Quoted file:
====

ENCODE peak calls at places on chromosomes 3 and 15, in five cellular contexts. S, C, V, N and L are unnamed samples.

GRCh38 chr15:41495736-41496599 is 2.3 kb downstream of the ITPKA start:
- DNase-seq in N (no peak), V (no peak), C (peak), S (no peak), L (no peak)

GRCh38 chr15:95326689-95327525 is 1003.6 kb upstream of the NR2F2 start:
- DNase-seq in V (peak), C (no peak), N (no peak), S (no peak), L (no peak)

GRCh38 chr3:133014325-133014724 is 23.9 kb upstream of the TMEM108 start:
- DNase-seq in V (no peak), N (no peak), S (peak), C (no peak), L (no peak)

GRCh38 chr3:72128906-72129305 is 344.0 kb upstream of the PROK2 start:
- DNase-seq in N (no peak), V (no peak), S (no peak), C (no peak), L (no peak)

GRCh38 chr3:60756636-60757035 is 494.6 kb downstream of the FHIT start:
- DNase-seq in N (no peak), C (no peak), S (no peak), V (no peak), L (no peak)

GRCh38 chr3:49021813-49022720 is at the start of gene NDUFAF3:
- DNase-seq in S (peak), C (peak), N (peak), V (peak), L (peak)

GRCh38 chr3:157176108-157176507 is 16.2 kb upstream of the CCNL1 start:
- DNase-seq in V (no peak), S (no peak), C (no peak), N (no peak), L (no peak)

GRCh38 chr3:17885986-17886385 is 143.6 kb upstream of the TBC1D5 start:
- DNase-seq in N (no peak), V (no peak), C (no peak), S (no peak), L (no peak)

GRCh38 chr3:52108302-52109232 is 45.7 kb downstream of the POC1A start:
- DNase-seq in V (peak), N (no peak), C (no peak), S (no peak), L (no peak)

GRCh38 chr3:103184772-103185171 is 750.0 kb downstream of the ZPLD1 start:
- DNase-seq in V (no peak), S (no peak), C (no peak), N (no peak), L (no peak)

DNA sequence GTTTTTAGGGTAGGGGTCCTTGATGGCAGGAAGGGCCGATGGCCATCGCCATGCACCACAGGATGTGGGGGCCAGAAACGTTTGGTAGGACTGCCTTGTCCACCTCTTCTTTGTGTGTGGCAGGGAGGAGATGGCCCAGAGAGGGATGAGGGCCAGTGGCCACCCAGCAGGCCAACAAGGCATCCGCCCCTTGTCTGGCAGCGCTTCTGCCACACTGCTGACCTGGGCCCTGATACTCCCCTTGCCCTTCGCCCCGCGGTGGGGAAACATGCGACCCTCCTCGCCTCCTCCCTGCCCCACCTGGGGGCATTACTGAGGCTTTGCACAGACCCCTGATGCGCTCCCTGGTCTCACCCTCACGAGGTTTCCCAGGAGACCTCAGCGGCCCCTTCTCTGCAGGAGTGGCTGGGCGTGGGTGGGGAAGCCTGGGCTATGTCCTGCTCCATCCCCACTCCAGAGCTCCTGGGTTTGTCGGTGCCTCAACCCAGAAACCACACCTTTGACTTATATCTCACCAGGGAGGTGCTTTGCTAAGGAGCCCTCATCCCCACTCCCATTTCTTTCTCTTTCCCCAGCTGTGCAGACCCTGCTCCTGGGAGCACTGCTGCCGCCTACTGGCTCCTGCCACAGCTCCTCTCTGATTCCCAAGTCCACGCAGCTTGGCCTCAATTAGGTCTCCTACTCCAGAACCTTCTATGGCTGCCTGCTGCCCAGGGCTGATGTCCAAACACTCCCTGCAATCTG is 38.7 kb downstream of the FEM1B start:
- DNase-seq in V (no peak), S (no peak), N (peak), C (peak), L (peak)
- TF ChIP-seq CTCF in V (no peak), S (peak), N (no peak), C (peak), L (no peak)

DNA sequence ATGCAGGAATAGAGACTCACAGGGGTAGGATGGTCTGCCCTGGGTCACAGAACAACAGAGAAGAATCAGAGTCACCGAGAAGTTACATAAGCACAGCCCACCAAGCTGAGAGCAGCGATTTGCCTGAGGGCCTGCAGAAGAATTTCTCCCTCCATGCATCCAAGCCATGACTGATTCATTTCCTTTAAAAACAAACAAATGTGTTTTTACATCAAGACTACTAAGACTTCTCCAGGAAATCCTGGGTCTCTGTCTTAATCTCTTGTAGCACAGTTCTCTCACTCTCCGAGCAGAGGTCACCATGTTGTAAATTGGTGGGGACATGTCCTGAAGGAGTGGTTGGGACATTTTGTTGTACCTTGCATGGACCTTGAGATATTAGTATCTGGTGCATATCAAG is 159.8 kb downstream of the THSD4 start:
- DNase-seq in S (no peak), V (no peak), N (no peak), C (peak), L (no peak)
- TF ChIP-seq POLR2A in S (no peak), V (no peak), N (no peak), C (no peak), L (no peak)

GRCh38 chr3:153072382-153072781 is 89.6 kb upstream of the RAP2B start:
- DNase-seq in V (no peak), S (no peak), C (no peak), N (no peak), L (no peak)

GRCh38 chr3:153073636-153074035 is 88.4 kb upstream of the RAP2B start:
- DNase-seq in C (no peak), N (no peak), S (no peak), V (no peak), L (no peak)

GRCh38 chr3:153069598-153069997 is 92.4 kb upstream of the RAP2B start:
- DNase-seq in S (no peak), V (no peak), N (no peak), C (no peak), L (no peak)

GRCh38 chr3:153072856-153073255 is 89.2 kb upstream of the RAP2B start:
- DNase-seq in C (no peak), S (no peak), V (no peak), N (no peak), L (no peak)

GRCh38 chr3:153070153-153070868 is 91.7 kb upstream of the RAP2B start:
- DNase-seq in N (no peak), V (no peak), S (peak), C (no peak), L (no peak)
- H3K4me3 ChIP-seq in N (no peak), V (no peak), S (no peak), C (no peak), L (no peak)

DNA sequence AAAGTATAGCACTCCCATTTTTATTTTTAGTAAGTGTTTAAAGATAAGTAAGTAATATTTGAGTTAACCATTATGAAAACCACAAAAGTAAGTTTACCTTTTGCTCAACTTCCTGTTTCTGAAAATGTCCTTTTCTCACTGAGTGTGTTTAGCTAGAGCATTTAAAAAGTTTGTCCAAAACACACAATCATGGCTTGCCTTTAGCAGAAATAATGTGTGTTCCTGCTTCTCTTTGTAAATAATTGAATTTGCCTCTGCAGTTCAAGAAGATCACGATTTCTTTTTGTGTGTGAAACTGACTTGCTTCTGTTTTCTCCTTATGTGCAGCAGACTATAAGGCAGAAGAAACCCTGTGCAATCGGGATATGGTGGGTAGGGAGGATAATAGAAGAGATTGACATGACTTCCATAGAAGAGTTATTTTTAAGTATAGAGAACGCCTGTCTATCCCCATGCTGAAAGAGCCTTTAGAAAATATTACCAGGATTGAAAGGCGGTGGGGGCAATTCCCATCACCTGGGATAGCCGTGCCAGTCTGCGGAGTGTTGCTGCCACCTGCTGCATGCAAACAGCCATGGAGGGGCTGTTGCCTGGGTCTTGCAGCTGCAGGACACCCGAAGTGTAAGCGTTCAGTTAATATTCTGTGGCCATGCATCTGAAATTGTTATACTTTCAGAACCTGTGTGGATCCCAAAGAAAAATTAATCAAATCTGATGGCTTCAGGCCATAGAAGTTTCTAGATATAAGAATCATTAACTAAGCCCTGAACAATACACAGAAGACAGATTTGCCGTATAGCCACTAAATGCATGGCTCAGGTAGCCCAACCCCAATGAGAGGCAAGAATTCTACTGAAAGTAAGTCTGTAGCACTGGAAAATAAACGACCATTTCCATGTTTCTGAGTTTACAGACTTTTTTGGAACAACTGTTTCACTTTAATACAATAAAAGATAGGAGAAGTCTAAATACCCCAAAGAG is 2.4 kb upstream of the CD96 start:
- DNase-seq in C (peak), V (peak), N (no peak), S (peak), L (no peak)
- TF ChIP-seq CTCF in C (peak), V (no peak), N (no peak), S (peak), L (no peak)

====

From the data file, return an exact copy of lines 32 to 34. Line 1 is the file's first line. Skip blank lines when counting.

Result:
GRCh38 chr3:153069598-153069997 is 92.4 kb upstream of the RAP2B start:
- DNase-seq in S (no peak), V (no peak), N (no peak), C (no peak), L (no peak)

GRCh38 chr3:153072856-153073255 is 89.2 kb upstream of the RAP2B start: